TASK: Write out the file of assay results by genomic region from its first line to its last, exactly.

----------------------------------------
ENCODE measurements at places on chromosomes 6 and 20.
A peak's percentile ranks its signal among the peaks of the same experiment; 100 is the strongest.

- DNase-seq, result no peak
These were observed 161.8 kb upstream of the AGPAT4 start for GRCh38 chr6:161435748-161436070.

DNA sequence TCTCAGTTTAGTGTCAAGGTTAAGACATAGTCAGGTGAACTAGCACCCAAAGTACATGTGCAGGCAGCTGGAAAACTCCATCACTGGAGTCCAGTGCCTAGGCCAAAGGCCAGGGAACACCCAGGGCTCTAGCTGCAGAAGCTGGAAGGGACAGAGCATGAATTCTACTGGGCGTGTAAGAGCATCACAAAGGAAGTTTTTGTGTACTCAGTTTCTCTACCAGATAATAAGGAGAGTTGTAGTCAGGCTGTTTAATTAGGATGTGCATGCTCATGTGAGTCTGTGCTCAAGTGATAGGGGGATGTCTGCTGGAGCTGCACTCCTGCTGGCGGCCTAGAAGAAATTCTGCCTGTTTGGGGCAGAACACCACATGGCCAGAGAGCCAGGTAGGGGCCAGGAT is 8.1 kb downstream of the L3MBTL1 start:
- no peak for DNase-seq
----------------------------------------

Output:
ENCODE measurements at places on chromosomes 6 and 20.
A peak's percentile ranks its signal among the peaks of the same experiment; 100 is the strongest.

- DNase-seq, result no peak
These were observed 161.8 kb upstream of the AGPAT4 start for GRCh38 chr6:161435748-161436070.

DNA sequence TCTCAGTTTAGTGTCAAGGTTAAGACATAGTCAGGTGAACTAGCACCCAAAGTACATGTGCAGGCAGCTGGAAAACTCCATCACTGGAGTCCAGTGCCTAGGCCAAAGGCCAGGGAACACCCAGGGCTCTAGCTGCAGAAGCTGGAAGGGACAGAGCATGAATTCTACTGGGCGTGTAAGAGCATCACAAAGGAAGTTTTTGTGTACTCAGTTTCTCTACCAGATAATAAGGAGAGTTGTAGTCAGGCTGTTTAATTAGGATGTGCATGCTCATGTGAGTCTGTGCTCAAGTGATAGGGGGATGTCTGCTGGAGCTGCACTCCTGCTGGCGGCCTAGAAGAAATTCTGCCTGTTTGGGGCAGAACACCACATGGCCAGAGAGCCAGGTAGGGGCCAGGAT is 8.1 kb downstream of the L3MBTL1 start:
- no peak for DNase-seq